Past Imperfect

Past Imperfect – #554

Heidi, apparently just back from Rehab: “Grandpa, I missed you so.”

Grandpa, apparently in need of such: “And I missed you, too, little… um… I’m sorry. I can’t recall your name. Our family breeds like rabbits on moonshine and there are 47 girls running about who look just like you.”

Heidi: “That’s okay, Grandpa. I’ve grown accustomed to not having an identity after Mother started dressing me like this. But still, I had a few questions for you, if you don’t mind. It’s for a project at school.”

Grandpa: “School? So, they’re letting you go back there, even after what you did during the Festival of the Stuck Pig? That’s wonderful!”

Heidi: “Well, it’s not all that great. I’m not allowed to have caffeinated beverages and I can’t go to the bathroom without an armed chaperon, but they do let me take classes that don’t involve machinery or combustible chemicals. In one of my classes, Rudimentary Composition for People Born in Barns, we have to interview one of our elders and write a report about it.”

Grandpa: “And you picked me? That makes me feel pretty special.”

Heidi: “Well, you don’t toot as much as the other grandpa, so I didn’t have to spend a lot of time on the decision.”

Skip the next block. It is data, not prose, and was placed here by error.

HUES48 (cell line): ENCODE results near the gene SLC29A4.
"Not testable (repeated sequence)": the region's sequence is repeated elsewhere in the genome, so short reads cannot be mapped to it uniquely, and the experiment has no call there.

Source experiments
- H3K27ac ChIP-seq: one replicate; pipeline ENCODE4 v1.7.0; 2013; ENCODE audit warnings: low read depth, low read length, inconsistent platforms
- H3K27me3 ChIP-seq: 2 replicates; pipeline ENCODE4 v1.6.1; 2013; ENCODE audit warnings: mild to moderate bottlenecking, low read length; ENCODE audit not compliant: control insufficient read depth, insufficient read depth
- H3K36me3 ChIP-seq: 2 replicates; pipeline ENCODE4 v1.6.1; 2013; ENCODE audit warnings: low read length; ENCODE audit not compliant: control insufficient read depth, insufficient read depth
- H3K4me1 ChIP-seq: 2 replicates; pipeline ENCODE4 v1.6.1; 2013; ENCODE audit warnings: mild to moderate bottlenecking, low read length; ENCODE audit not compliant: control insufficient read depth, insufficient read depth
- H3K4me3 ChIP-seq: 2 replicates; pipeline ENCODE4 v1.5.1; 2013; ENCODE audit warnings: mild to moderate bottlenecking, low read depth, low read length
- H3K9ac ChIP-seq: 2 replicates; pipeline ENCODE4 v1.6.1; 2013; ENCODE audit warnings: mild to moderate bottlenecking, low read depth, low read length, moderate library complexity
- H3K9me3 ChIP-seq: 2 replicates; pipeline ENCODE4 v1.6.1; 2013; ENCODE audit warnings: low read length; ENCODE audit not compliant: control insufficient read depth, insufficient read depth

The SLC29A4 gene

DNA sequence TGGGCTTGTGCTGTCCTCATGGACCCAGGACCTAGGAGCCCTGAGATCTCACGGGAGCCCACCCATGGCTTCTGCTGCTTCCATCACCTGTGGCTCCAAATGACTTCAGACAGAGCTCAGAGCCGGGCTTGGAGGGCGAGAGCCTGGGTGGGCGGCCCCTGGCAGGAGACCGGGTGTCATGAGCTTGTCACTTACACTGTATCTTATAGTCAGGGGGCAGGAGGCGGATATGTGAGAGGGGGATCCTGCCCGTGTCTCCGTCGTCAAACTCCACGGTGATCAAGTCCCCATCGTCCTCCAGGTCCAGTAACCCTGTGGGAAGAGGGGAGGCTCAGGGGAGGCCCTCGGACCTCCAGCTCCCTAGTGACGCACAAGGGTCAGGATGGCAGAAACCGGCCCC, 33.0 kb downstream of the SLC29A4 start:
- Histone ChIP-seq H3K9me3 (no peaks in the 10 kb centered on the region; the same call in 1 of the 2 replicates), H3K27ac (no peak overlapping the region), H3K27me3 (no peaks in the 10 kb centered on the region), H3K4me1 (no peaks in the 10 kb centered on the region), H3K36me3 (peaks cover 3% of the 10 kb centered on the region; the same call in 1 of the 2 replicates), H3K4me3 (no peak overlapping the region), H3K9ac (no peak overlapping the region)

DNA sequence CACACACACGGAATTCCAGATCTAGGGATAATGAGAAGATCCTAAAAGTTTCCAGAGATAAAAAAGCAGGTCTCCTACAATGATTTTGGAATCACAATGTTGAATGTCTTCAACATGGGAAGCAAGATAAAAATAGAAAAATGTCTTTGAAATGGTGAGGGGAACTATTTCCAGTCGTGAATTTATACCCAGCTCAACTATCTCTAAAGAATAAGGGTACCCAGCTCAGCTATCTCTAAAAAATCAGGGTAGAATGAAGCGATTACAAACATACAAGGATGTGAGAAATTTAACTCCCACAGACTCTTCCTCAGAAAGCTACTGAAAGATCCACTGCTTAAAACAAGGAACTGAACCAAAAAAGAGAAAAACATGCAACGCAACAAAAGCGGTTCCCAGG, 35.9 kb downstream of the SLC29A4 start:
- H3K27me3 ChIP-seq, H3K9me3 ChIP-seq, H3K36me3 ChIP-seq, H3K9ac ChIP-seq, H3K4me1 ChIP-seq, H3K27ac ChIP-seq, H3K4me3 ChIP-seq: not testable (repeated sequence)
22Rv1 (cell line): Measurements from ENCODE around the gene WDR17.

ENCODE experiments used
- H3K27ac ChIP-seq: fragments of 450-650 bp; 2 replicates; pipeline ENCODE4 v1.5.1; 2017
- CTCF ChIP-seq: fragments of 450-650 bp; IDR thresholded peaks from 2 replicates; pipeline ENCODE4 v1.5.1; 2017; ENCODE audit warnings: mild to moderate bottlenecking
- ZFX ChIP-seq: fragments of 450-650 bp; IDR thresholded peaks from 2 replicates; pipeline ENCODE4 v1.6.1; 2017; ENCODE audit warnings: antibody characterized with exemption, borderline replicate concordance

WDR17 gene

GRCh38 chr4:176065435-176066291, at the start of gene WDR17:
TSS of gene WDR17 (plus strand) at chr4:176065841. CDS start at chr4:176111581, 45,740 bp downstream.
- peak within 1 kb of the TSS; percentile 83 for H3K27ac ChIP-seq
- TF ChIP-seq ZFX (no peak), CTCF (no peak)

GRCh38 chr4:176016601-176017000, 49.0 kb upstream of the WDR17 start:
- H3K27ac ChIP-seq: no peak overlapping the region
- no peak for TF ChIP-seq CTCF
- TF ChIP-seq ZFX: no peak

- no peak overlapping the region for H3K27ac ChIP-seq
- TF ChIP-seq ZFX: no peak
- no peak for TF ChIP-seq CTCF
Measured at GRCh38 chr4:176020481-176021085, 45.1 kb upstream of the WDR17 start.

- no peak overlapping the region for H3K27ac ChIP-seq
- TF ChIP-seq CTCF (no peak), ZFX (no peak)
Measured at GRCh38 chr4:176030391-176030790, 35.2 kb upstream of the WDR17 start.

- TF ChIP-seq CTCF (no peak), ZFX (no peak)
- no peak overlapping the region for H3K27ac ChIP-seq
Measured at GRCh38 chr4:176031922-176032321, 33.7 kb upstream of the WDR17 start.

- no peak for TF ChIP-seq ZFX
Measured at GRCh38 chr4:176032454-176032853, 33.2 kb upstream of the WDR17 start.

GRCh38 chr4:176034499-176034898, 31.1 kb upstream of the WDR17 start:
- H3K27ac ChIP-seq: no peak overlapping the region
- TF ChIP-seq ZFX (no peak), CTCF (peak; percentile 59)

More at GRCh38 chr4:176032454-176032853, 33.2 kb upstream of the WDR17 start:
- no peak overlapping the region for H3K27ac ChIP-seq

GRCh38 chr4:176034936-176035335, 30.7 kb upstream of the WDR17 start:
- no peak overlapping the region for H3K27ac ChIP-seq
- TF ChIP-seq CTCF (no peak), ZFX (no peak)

Grandpa: “Oh. I guess that makes sense. I never did understand why my cousin Earl has such noisy guts. You’d think he’d stop eating whatever it is that makes him that way, especially after he blew out the south wall of the-”

Heidi: “Grandpa, that’s not really one of my questions, so you can save that. My first question is where did we come from?”

Grandpa: “Come from?”

Heidi, sighing: “Where did our family live before we lived here?”

Grandpa: “Hell if I know. I would imagine that wherever we come from is a place that didn’t want us anymore.”

Heidi: “Yeah, well, that doesn’t help me out a lot. Anyway, next question. Who is my most famous ancestor?”

Grandpa: “It’s not cousin Earl.”

Heidi: “I think I figured that out on my own. Look, you’re not taking this very seriously. Do you want me to get a bad grade on this report and they hold me back a year?”

Grandpa: “Like you haven’t been to that dance before. Honey, I’m just being honest with you. Our family hasn’t done squat since we crawled out of the sea. We are not the Kennedys. We aren’t even The Simpsons on a bad day. We simply carry on with what we’ve got and we make do. Like me wearing this ugly-ass shawl because I’m cold and I’m too lazy to find something more manly.”